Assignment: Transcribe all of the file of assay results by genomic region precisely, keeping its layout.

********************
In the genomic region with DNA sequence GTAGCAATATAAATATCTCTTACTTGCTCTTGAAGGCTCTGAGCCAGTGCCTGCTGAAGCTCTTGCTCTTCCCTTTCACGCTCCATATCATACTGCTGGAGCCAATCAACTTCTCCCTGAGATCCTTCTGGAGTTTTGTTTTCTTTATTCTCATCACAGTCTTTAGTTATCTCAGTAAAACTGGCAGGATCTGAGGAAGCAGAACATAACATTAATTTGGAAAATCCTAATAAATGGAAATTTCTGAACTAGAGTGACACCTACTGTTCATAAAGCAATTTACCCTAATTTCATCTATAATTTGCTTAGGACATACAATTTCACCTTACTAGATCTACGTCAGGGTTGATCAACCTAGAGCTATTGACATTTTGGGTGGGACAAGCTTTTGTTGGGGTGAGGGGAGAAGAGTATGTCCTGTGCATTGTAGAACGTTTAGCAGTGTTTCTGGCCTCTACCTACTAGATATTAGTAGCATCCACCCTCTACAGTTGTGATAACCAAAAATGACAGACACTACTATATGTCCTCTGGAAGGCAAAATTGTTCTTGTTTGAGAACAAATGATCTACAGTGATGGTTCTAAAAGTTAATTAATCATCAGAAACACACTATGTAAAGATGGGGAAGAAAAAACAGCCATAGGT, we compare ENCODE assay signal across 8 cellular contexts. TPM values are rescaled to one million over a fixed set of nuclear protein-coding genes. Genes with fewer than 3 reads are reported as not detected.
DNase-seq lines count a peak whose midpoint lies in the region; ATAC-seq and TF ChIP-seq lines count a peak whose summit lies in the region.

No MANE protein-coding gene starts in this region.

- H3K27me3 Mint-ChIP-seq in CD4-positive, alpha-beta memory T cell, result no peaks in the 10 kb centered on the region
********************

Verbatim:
In the genomic region with DNA sequence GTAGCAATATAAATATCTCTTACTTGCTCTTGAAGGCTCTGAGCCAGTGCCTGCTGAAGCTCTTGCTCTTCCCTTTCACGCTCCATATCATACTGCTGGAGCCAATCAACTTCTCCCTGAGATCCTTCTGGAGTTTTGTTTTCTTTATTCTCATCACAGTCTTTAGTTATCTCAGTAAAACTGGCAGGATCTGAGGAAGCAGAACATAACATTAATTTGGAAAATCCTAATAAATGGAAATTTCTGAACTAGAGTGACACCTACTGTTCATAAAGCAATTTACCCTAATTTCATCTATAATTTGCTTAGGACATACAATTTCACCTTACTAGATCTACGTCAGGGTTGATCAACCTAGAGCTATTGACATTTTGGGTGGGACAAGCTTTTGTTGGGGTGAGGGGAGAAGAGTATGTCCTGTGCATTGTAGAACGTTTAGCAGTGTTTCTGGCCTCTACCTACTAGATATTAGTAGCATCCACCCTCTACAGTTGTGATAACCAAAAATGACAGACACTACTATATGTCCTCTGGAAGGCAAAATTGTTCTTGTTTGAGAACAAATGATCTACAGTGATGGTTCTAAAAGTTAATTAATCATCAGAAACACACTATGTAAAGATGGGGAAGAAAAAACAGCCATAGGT, we compare ENCODE assay signal across 8 cellular contexts. TPM values are rescaled to one million over a fixed set of nuclear protein-coding genes. Genes with fewer than 3 reads are reported as not detected.
DNase-seq lines count a peak whose midpoint lies in the region; ATAC-seq and TF ChIP-seq lines count a peak whose summit lies in the region.

No MANE protein-coding gene starts in this region.

- H3K27me3 Mint-ChIP-seq in CD4-positive, alpha-beta memory T cell, result no peaks in the 10 kb centered on the region